Kinvert will show you how to replace a Monoprice Mini Delta optical endstop. If all 3 arms of your delta aren’t going home, you might have a bad endstop.
We’ll tell you a bit about the Monoprice Mini Delta 3D Printer endstop, how to know if the problem is related to the endstop, how to replace the optical endstop, how to test the new endstop, and what to try if that doesn’t solve the problem.
Let’s start by talking about the Monoprice Mini Delta optical endstop itself.
Oh, and you might also want to check out our article on 3D Printer Repair.
Monoprice Mini Delta Optical Endstop
The Monoprice Mini Delta uses an optical endstop. The other common type are mechanical switches.
In the optical endstop there is basically a light, and a light sensor. The light should always be on while the printer is turned on (you won’t be able to actually see the light on).
On the other side of that gap in the black plastic is a sensor to see if the light is visible.
There will be something on the 3 carriages that protrudes out and will block the light between the light and sensor in the optical endstop once it reaches a certain height.
Endstops help your 3D Printer know where the nozzle is, so it is crucial that they are working and remain accurate.
Now let’s see if there is a chance your Monoprice Mini Delta optical endstop is having an issue.
Diagnosing a Problem With Endstop
We noticed our printer having issues when trying to print. At the beginning of each print the 3D Printer needs to know where the nozzle is. To do this it goes to the home position.
For each of the 3 carriages, it will move it up quickly until the optical endstop senses no light. Then it will go down a little bit, then go up slowly to double check the measurement.
What we noticed is that it worked as normal for two of the carriages on the delta.
However for one of the carriages, it never moved up, it only moved down a little bit once.
At that point we had at least one of the following problems:
- Debris in the Monoprice Mini Delta optical endstop
- A faulty endstop
- A bad wire or wire connection between the endstop and board
- Unlikely, but maybe a stepper motor only turning one direction
- Something worse like a bad board
We’ll be covering the first step and second steps here.
Step 1 – Make sure you don’t have debris in the optical endstop. OK great now that that’s covered let’s move on. If nothing is blocking the endstop, and we don’t see an obvious wiring issue, we want to replace the optical endstop on the Monoprice Mini Delta.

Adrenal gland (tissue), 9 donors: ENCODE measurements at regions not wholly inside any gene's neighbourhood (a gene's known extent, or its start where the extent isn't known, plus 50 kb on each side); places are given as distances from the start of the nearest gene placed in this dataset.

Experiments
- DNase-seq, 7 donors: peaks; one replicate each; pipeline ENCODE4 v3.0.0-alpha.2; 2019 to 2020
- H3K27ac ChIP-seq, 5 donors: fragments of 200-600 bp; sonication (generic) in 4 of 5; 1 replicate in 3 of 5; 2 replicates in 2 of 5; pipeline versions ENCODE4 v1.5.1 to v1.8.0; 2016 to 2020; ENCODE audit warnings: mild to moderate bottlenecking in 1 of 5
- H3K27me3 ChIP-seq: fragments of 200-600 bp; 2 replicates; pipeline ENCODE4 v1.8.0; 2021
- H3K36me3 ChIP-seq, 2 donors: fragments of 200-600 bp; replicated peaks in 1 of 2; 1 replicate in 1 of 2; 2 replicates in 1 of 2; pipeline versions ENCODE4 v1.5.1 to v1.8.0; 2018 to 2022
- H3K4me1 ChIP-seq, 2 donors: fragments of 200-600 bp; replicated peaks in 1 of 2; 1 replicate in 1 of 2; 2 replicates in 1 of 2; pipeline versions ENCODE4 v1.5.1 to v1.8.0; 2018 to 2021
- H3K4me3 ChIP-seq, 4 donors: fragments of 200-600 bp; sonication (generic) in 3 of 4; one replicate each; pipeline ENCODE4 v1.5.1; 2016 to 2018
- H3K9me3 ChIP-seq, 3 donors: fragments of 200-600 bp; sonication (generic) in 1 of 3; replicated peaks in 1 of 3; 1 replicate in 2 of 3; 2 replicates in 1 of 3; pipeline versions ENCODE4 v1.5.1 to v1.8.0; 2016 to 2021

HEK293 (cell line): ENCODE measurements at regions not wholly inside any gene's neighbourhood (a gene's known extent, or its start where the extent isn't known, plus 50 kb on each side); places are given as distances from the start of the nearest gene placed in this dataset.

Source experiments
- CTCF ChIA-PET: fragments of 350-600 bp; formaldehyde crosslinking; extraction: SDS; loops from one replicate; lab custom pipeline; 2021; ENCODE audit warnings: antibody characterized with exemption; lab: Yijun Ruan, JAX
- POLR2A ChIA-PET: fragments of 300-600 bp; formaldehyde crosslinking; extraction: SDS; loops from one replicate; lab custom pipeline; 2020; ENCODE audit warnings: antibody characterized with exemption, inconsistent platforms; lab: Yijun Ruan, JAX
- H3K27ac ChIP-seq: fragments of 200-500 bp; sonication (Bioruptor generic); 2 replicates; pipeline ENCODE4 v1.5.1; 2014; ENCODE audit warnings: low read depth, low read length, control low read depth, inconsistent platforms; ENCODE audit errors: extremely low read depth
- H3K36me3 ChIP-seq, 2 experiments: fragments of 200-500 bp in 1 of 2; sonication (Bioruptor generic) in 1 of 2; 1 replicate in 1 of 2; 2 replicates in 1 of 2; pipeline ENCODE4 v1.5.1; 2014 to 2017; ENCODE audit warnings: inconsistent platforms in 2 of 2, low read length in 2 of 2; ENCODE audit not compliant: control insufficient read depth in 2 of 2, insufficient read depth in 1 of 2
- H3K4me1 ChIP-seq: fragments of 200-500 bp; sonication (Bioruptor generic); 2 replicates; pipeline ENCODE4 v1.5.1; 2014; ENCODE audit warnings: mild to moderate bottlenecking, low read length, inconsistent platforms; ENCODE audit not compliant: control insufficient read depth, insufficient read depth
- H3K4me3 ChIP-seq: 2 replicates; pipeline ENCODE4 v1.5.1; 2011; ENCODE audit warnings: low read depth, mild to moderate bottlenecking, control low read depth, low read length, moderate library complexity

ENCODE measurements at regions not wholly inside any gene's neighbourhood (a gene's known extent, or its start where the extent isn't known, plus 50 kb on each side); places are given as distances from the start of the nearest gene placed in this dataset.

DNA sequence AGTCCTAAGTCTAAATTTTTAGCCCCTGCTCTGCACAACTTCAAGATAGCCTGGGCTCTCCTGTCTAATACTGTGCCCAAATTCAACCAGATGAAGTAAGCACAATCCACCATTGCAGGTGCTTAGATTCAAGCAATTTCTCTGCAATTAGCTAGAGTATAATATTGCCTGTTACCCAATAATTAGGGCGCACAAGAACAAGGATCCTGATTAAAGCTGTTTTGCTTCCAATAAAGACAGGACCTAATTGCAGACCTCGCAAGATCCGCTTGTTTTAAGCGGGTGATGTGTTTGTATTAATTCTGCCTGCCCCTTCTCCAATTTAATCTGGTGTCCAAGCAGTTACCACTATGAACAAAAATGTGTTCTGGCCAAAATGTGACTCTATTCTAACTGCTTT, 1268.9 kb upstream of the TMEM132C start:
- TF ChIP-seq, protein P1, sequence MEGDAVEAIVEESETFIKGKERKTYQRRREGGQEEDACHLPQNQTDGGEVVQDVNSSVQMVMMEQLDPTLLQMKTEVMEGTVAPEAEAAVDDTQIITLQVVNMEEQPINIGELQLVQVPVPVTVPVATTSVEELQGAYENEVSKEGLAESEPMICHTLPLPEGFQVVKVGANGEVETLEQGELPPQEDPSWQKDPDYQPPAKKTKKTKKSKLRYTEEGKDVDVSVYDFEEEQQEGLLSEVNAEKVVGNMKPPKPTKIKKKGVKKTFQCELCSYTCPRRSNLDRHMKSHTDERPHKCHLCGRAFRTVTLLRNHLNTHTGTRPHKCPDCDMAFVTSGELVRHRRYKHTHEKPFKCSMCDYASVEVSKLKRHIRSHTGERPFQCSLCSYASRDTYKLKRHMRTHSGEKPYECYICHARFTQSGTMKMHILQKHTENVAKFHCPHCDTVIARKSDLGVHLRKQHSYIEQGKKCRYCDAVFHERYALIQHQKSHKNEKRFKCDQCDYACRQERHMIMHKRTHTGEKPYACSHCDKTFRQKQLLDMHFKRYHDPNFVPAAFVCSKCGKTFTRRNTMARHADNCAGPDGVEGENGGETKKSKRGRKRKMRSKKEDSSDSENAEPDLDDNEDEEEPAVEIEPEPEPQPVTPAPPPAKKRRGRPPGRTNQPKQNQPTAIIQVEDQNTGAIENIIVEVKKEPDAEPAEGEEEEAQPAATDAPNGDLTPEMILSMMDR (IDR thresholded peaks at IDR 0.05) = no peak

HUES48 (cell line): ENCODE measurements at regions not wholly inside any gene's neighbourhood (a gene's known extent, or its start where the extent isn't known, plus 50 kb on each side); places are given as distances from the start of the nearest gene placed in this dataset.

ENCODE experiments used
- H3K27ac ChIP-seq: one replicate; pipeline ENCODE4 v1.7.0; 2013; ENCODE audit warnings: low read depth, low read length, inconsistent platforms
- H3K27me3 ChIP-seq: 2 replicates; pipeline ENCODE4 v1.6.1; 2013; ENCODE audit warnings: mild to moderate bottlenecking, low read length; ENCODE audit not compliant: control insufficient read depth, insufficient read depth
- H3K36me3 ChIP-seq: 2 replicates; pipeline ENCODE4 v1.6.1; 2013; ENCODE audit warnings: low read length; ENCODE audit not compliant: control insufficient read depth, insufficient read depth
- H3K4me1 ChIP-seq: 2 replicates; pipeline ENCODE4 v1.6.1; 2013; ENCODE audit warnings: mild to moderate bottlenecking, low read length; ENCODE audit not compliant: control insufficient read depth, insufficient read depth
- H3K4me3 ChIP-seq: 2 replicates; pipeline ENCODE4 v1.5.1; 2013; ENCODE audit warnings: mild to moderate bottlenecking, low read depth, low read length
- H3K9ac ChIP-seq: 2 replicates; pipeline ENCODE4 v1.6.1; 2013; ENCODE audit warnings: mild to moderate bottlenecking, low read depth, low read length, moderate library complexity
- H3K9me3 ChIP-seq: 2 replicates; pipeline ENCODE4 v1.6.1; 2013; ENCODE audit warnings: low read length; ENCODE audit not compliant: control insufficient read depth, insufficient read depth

So let’s cover how to replace a faulty optical endstop on a Monoprice Mini Delta.
Replacing Mini Delta Optical Endstop
Keep in mind, one option is before buying a new endstop you might swap endstops and see if the problem moves to the other carriage. That will indicate it truly is the endstop itself that is the problem.
There is a trick to the optical endstop on a Monoprice Mini Delta, which is the reason I decided to write this article.
Removing the endstop sensor is very simple actually, but slight care can save you headache when trying to mount the new endstop.
In the extruded outer corner frame, there are two slots. In each of these slots is a sort of captive nut that can slide up and down in the slot.
Chances are, you want to keep the old endstop location. You want to put the new endstop in the same location as the old one.
So be careful not to tip the 3D Printer while an endstop is not screwed in to the nuts or they can slide around and be difficult to line up.
Testing New Mini Delta Endstop
This sort of goes without saying but you’ll want to test the 3D Printer after you make the change.
The goal is to make sure the problem is actually fixed and all the optical endstops are working on your Monoprice Mini Delta.
If the Endstop Wasn’t the Problem
If this didn’t fix the problem, you’ll need to check out that bullet point list I made above.
The next most likely issue is a wiring problem with the optical endstop. Make sure the 3 pin header is properly connected to the endstop itself.
You should also take off the bottom cover which is held in by 6 machine screws. I used a Phillips 2 screwdriver to get them out.
As you are removing the cover, be careful of the short wire between the cooling fan and the board. I found it easiest to carefully remove the wire and set the whole assembly aside.
Now that you have access, check to make sure all the wires are properly plugged in to the board.
If this didn’t solve the problem, we’re at a point now where it’s hard for me to help you fix it. Sorry! Hope your problem is fixed at this point.
Other Suggested Articles
At Kinvert we write about a lot of STEM related topics.
If you are at a school or you’re looking in to a makerspace, check out School Makerspace – How to Create a Makerspace in Your School, and Best School 3D Printer for Library or Classroom.
There is a comment section below for any questions and comments.
Hope this helped!